(Originally posted to GNHLUG mailing list. GNHLUG is the Greater New Hampshire Linux Users Group, one of the most intelligent and helpful bunches of Linux people around. I trek up to Nashua from Cambridge once a week to meet with these people because I can’t imagine a more interesting bunch of people to hang around.)

Symbian Hacks Mailing List

Posted in Mobile Platform, Social on January 15th, 2006 at 10:29:50

One of my biggest problems so far in my writing of mobile software is that I don’t have any form of regular communication with the users of these applications. Support queries, questions, etc. get posted in blogs and so on that I never read, feedback is posted to wikis I never use, or worse, it goes into email and conversations are lost forever.

In a possibly misguided attempt to fix this, I’ve set up a Symbian Hacks mailing list. This mailing list is designed to serve as a feedback mechanism for the code that I’ve written for the mobile platform, and hopefully will encourage me to give back to the community in more meaningful ways.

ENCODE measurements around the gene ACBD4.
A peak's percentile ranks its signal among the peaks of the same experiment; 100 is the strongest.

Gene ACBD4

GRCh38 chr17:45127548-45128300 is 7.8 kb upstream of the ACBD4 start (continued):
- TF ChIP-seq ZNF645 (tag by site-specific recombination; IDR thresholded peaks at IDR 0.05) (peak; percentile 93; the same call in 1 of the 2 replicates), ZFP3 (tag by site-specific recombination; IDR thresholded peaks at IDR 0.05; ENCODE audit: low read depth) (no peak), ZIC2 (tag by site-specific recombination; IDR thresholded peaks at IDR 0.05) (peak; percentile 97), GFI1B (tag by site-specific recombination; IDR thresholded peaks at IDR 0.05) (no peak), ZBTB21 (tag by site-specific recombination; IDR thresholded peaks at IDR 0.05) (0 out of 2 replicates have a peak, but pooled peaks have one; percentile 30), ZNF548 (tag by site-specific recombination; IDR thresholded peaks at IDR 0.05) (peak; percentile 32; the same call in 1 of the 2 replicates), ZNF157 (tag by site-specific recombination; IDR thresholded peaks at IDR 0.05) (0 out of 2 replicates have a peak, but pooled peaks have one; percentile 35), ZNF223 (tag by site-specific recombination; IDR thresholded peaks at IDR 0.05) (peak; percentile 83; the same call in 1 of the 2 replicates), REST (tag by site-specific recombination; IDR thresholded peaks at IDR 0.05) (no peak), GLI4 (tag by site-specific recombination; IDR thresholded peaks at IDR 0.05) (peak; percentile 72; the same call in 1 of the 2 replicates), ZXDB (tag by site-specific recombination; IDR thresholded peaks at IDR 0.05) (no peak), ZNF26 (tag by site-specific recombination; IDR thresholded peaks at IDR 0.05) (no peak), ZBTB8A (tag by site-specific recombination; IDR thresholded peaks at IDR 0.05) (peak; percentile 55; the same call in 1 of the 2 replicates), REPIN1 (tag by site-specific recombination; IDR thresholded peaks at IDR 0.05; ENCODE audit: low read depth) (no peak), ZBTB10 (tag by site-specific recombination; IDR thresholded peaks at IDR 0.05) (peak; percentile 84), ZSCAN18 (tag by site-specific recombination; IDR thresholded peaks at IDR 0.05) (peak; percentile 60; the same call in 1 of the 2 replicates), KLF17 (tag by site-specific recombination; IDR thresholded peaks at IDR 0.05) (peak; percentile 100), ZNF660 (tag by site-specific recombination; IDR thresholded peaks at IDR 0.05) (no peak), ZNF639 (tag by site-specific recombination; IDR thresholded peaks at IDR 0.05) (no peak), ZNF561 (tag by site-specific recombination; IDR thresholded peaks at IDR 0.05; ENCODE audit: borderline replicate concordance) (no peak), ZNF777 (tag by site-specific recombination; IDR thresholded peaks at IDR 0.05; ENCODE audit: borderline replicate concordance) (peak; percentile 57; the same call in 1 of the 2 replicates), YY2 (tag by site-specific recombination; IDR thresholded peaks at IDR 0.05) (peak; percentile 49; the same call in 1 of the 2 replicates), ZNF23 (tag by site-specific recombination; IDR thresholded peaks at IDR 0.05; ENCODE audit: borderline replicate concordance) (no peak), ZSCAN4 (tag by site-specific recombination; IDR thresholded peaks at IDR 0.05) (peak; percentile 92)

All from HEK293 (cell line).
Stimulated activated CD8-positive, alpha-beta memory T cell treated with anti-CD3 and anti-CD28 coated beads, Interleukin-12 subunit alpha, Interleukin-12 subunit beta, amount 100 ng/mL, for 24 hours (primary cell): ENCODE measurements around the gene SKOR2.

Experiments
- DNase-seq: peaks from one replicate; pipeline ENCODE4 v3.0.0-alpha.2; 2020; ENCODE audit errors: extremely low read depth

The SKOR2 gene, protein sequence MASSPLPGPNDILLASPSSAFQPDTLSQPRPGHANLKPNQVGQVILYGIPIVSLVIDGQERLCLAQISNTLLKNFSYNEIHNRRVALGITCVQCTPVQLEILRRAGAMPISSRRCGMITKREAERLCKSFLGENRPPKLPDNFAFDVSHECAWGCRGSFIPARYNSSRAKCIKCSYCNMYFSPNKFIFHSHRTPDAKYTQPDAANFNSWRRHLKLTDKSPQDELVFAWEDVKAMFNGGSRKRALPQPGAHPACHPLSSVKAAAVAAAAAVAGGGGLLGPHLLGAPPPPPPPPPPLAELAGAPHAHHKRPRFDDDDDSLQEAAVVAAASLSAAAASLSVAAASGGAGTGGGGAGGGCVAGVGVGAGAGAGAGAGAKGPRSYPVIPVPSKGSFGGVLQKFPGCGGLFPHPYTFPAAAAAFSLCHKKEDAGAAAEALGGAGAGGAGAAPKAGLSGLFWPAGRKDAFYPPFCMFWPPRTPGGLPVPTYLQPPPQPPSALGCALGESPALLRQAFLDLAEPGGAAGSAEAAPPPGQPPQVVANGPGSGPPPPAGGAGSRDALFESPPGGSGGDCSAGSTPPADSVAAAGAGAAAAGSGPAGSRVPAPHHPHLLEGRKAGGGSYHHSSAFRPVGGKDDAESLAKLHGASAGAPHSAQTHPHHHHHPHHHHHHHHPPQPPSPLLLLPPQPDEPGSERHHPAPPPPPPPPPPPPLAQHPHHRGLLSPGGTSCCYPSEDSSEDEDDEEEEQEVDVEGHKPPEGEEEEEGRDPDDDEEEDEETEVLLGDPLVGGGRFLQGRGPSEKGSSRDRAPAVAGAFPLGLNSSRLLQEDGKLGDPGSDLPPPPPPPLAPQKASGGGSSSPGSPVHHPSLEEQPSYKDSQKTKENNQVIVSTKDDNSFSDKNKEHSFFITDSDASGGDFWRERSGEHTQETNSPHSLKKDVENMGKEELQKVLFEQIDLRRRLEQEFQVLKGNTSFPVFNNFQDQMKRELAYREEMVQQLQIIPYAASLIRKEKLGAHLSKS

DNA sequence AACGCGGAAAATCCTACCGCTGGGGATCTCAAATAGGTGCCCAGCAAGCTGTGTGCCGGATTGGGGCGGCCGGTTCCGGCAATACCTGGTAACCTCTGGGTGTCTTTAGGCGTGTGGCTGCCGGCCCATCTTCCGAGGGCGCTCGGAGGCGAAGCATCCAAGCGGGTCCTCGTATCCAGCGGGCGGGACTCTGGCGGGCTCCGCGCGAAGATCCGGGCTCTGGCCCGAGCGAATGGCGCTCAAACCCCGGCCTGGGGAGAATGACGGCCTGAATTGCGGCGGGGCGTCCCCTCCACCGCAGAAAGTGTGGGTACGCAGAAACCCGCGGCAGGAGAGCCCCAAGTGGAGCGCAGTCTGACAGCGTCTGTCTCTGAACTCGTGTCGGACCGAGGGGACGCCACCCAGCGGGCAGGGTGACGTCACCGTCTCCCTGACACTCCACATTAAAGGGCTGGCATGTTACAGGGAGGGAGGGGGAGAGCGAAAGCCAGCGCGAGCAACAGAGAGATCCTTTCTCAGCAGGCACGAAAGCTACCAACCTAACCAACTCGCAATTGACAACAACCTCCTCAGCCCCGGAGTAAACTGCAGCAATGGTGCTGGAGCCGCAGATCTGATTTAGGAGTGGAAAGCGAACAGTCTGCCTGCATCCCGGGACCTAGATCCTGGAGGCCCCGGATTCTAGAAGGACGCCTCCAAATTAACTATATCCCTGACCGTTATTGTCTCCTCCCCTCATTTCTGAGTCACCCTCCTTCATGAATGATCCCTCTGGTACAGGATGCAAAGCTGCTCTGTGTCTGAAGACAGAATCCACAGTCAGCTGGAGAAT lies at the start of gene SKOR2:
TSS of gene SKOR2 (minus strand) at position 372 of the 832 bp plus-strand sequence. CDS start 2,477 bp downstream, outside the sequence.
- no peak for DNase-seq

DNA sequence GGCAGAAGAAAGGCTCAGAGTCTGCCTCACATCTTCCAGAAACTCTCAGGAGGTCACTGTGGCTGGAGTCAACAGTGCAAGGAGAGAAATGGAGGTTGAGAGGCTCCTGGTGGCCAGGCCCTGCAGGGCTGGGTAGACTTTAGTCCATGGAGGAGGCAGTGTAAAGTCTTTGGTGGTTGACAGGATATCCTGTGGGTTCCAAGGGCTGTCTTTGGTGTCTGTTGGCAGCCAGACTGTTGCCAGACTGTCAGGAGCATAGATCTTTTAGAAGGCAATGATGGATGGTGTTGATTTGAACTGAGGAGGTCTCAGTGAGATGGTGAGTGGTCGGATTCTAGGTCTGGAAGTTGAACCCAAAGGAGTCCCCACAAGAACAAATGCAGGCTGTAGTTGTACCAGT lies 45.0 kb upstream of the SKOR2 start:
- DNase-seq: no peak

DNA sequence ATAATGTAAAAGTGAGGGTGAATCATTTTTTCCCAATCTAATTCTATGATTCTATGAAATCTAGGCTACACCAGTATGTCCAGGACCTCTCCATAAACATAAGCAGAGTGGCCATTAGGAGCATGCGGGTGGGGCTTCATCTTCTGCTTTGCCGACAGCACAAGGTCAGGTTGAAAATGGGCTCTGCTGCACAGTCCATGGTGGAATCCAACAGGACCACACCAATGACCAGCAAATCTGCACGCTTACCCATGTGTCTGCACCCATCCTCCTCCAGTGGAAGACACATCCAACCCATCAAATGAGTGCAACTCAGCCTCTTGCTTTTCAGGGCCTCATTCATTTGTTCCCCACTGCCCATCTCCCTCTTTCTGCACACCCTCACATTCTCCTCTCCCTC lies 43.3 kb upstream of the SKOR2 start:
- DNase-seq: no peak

If you’ve ever used something I’ve written on your phone, please join the list and just send an email saying “I used $foo and I loved it!” You will really make my day.

Interactive Worlds

Posted in Social on December 7th, 2005 at 09:17:22

Recently, as part of the attempt to expand the realm of the full Swhack Cultural Forum experience, we’ve been investigating the possibilities for creating a virtual world. Yesterday, on the advice of Yoz, I set up a LambdaMoo based on enCore.

enCore is a nifty extension to LambdaMOO which includes a complete web interface for interacting with the MOO. This allows for object creation without learning tons of specialized commands. It makes interactions with the moo a bit easier for beginners, while still allowing “old hands” to do what they would have done in the past, via the telnet interface.